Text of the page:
A fee-based account is a tranparent way of paying your financial advisor. The fee is charged based on the market value of the assets being managed, and it is distinctly different than a transactional account, where commissions are charged for every buy-and-sell transaction.
When clients open up a fee-based account, they sign a fee-based agreement that establishes the agreed upon fee, how the fees are calculated, when the fees will be charged and the accounts involved.
There are a number of benefits for clients in moving to a fee-based account.
Working on a “fee for service” basis, rather than a commission or transactional fee basis, means the best interests of the client are more aligned with those of the advisor. If fees are based on the market value of the account, then the only way an advisor will be compensated further is if they can grow your account in value. If your account declines in value, then so does the compensation paid to your advisor.
Another benefit of a fee-based account is the additional services clients receive from their financial advisor. Financial professionals today are rarely called stock brokers because the services offered extend well beyond buying and selling stocks. Financial planning meetings cover many topics such as tax and insurance as well as education, retirement and estate planning.
Financial professionals today spend a significant amount of time understanding each client’s needs and integrating this into an increasingly complex tax and regulatory environment.
As a result, the amount billed for fee-based accounts is referred to as an “investment council fee” for income tax purposes. The main benefit is the fees relating to non-registered accounts can be deducted on your income tax return as a carrying charge. If your fee is one per cent before tax, and your marginal income tax bracket is 30 per cent, your fees have a net cost to you of only 0.70 per cent.
Fees are typically charged quarterly. As an example, Jane Wilson opened a new fee-based account and invested $750,000 on Jan. 1 with an annual fee of one per cent. She will have no fees charged for three months. Around the middle of April, the first quarterly fees would be charged at $1,875 ($750,000 x 0.25 per cent). Wilson’s fees are one-quarter of one percent after each quarterly period.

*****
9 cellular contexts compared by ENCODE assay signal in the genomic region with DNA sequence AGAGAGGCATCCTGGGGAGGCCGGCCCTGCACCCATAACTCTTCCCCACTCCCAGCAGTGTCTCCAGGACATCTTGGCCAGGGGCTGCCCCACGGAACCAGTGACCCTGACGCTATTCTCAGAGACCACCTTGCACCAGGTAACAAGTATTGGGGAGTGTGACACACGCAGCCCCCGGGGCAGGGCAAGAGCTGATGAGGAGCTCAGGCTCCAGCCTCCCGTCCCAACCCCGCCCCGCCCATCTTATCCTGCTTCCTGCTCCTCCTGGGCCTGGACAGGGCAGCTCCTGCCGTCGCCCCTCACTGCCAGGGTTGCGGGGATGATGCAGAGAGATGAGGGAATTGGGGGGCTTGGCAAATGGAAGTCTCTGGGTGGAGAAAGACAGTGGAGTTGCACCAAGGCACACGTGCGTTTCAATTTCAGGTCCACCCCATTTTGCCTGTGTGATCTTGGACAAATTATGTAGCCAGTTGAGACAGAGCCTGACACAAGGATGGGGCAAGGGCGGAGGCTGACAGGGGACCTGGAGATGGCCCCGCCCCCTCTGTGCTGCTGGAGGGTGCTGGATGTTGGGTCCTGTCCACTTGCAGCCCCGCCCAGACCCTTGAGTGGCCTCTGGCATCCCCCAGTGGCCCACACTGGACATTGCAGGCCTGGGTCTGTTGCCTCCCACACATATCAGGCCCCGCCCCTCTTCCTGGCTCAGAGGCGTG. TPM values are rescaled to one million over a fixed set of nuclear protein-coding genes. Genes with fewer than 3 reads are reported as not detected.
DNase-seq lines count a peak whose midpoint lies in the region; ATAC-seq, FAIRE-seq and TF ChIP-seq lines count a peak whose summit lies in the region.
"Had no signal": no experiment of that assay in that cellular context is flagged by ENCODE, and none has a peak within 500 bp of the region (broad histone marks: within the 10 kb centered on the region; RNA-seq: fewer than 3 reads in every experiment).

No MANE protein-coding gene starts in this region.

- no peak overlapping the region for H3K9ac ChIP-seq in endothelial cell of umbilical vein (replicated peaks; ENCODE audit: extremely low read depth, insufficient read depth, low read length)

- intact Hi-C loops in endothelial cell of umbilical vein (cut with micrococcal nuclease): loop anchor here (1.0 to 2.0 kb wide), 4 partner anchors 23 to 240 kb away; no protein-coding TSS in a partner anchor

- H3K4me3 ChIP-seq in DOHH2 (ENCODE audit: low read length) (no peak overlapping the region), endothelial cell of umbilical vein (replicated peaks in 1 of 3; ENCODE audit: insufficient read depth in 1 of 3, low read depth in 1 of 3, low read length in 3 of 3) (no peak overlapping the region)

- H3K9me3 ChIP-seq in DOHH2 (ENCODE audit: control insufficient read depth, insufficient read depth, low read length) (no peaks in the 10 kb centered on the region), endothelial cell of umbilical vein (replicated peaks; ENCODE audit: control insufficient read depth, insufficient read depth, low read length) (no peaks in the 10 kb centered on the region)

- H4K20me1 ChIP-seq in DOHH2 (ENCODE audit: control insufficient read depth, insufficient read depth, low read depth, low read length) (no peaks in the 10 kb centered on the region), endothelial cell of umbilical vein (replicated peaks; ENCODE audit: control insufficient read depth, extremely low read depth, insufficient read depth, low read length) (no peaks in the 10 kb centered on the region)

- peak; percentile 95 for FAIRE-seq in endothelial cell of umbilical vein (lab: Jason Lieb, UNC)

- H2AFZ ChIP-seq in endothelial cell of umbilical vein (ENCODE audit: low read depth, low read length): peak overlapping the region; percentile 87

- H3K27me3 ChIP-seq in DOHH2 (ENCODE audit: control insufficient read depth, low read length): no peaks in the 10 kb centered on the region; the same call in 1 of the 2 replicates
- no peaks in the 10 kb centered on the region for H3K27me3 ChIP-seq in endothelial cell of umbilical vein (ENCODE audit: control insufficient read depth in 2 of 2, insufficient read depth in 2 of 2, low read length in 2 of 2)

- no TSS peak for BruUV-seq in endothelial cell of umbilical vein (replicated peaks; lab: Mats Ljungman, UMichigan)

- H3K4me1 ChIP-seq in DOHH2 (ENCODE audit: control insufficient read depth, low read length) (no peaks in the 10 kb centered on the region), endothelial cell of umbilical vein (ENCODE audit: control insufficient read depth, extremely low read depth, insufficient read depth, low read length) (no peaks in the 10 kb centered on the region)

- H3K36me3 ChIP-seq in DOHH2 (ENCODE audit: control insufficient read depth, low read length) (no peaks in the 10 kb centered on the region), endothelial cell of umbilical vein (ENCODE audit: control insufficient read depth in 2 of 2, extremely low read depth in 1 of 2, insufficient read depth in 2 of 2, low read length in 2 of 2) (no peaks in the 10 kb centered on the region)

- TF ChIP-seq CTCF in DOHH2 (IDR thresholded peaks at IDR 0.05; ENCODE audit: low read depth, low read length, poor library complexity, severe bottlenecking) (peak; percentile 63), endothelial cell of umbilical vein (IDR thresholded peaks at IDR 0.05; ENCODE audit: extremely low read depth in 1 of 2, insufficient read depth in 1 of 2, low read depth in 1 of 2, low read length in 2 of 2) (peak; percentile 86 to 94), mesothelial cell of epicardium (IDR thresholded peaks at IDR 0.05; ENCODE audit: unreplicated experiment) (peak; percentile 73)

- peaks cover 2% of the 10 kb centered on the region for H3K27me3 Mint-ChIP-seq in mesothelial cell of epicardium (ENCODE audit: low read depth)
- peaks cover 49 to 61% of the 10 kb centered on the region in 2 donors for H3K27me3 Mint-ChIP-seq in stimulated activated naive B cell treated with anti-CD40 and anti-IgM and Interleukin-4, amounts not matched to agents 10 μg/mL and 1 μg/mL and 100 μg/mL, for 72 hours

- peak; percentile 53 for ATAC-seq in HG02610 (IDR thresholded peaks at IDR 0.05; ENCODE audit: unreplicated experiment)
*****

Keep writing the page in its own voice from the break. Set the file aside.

Other methods of compensating that are not fee-based often have commission charges upward as high as five percent on the first day of buying the investments. For an advisor to be successful with a fee-based business, he or she needs to establish good long term relationships.
The periodic payment of fees better aligns the interests of clients and financial professionals. When explained to clients, most would prefer to spread out the fees over time as services are provided versus paying a large amount on the first day.
One question we are asked is how the quarterly fees are actually paid. To illustrate we will use Don Spalding, who has three investment accounts totaling $750,000 – $500,000 in a non-registered account, $200,000 in his RRSP account, and the remaining $50,000 is in a Tax Free Savings Account.
There are a few different options for how Spalding can cover the quarterly fees.
The first option is to have the fees charged to each of the respective accounts. Wilson had only one account and the fee of $1,875 was simply charged to that one account. Mr. Spalding has three accounts and each account is charged the respective amount based on one-quarter of one percent of the market value of each account.
The first quarterly amount for Spalding is $1,250 for the non-registered account, $500 for the RRSP, and $125 for the TFSA. He has the option of keeping cash in each account to cover the fees, depositing cash quarterly or selling investments.
With fee-based accounts, Spalding has the option to instruct us to designate the billing of the fees to come out of one account. Don could instruct us to pay the fees for his RRSP and TFSA accounts from the non-registered account. This enables him to maximize the amount he maintains in his registered accounts keeping it tax sheltered.
The payment of fees from a designated account enables an advisor to fully invest the non-designated accounts and to utilize compounding growth strategies such as the dividend reinvestment plan. Fee-based accounts can assist with income splitting as the higher income spouse can pay the account fees of the lower income spouse.
Liquidity is another benefit of fee-based accounts. As there is no cost to buy investments, the same applies to changing or selling investments. If you require money for any reason, there is no commissions payable for selling or rebalancing your investments. Rebalancing can include reducing a position that has performed well, dollar cost averaging on a position that has underperformed, adjusting sector exposure, modifying asset mix, and changing the geography of your investments.
Another benefit of fee-based is the ability to link additional family members to the platform. Clients with children and grandchildren often would like introduce them to the benefits of full service brokerage, but do not individually have the capital to be able to open accounts on their own. This could include parents wishing to assist adult children in opening and funding Tax Free Savings Accounts and grandparents who wish to open Registered Education Savings Plans for their grandchildren. Fee-based accounts that are linked can make wealth transfer strategies within the family group of accounts significantly easier.